The removal of the post was an automated action," Stinnett wrote. "If any human being working at Facebook were to review it, no doubt the post would be allowed."

A Facebook spokesperson told CNN that "the post was removed by mistake and restored as soon as we looked into it. We process millions of reports each week, and sometimes we get things wrong."

A theocracy thinks it’s *ALWAYS* right and infallible and doesn’t care who it insults, berates, threatens or offends to impose its beliefs. Autocrats never say they’re sorry (see Trump).

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on July 07, 2018 at 20:36:25 pm

As promised I did follow up in order to read Kavenaugh's DC Circuit dissent in the Obamacare decision, wherein he opined that the court should decline jurisdiction b/c of the Ant-Injunction Act and the prospect that the mandate penalty was a tax. Kavenaugh's language is guardedly supportive of the prospects of the penalty being declared a tax, albeit he does state that there are problems with that conclusion (which he does not reach in his dissent, limiting himself to the assertion that the court lacks jurisdiction.) Similarly, he has loose language re the possible constitutionality of the law under the IC Clause (which the DC Circuit did endorse.)
Bottom line: I distrust Kavenaugh, think he may be too Roberts-like and am worried that he rose through DC political contacts (which means the Republican Establishment) making him, more or less, part of the Swamp. Better a fresh face from outside the Swamp and its incestuous network. And the freshest face I can think of among the main contenders is Amy Barrett. Lots of great reasons to nominate her.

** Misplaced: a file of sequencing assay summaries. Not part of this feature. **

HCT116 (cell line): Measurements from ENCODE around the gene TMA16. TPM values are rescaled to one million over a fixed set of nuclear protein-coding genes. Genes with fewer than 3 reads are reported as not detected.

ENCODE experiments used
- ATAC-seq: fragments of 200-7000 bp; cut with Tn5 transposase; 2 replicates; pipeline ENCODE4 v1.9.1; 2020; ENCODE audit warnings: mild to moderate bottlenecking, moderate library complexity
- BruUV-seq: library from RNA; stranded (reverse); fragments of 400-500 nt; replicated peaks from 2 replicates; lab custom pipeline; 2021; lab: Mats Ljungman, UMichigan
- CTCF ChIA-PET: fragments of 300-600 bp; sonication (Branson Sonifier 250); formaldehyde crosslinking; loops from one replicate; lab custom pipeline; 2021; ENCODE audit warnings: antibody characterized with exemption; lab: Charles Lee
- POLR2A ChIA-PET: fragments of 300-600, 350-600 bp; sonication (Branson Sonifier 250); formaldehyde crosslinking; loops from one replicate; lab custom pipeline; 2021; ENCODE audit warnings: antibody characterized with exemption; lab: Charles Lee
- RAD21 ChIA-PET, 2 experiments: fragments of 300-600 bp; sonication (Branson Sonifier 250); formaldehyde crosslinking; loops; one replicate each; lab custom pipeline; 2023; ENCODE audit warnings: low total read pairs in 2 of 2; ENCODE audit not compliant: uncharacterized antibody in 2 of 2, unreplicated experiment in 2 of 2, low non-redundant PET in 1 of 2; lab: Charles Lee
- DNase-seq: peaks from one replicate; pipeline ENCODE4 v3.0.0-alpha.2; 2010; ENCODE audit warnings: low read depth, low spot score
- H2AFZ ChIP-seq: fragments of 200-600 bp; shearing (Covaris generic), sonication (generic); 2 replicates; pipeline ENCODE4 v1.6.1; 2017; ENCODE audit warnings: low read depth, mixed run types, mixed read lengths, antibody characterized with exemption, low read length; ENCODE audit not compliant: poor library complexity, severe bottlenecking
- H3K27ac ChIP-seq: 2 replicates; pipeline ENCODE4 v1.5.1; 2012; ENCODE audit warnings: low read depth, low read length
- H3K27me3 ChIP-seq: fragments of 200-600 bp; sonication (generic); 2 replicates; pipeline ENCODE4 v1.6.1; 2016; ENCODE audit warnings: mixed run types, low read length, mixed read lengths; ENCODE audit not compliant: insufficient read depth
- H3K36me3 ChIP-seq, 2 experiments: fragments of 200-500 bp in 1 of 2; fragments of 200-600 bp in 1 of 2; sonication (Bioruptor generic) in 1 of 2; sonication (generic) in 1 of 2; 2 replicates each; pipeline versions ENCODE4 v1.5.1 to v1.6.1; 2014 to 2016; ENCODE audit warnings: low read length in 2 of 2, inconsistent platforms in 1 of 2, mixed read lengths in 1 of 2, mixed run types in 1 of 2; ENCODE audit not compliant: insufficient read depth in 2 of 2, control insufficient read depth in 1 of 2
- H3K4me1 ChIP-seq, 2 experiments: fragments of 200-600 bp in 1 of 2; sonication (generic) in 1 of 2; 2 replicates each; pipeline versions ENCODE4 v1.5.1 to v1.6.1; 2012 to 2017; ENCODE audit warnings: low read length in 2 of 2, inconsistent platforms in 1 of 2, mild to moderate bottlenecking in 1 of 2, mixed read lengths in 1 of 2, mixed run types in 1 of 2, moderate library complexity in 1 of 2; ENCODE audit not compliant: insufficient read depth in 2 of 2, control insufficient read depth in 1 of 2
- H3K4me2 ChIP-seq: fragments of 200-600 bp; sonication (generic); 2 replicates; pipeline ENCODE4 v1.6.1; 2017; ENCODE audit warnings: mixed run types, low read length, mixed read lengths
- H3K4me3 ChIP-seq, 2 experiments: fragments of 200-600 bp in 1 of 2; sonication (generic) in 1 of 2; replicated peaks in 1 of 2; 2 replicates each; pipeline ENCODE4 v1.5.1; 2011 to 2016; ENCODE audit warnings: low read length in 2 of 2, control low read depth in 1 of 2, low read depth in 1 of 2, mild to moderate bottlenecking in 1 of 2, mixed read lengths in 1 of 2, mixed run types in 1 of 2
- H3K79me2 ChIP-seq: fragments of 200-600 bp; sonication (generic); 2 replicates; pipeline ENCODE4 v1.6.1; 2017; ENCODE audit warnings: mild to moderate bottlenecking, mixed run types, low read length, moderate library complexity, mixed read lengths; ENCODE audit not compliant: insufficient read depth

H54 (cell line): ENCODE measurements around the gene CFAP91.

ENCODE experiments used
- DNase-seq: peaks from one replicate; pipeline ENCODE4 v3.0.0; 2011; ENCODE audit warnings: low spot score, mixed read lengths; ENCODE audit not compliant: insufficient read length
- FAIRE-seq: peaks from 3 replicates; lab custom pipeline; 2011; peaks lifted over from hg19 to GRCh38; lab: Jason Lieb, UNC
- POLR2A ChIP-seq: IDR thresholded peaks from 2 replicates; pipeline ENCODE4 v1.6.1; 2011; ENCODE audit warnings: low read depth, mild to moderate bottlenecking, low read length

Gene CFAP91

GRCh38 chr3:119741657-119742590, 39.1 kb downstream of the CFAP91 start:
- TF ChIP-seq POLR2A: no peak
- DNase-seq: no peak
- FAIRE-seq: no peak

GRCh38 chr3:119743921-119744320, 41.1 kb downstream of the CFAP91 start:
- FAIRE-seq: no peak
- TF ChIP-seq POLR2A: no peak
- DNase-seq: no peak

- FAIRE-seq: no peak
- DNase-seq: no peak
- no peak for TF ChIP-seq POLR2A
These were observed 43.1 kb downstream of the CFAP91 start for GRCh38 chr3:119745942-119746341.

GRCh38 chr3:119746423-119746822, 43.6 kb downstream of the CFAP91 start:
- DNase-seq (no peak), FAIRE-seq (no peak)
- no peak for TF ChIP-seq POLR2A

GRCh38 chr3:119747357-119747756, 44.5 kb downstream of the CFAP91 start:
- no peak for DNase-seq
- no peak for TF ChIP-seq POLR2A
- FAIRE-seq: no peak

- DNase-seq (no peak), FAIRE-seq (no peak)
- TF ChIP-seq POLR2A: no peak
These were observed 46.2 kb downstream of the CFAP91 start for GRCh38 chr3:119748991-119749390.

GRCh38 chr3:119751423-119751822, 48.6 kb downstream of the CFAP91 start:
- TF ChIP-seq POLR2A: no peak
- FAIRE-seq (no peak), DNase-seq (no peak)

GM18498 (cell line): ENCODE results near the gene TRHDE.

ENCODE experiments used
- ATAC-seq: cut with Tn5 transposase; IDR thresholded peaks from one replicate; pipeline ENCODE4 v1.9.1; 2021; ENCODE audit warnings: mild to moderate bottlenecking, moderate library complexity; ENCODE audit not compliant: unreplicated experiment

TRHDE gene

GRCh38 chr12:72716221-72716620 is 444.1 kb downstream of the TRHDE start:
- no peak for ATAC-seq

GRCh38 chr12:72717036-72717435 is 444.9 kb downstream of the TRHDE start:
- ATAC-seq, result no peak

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Pukka Luftmensch
on July 07, 2018 at 20:49:38 pm

One additional thought re Kavanugh: he's a W Bush appointee and Bush didn't do such a good job in his nominees. I've followed some of his picks in the Circuit and District Courts and, as you might expect, their records are not all that solid on originalism. The Fourth Circuit ruled in favor of Obamacare with W Bush appointees supporting the vote. Some of the travel ban decisions at the district and Circuit levels went against Trump with support of Bush appointees. Of course there are numerous exceptions. But if in doubt, their history of terrible vetting of their SCOTUS nominees should have taught Republicans of the necessity of proceeding with extreme caution. W. Bush's appointments of Roberts, for example, I fear will turn out a mistake, though Alito is rock solid.

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Pukka Luftmensch
on July 10, 2018 at 11:11:39 am

Wickard v. Filburn leads the pack in decisions "devoid of constitutional basis"

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on August 01, 2018 at 02:38:56 am

Yes. If Kavanugh fails, my first choice is the best choice - Amy. One can discern a champion by the battles they win in their private life. Raising seven children is an epic endeavor that very few can rightly comprehend. She did well, and is brilliant in the law. A champion without peer among the several excellent prospective or potential nominees.

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Jerry W Davis

Law & Liberty welcomes civil and lively discussion of its articles. Abusive comments will not be tolerated. We reserve the right to delete comments - or ban users - without notification or explanation.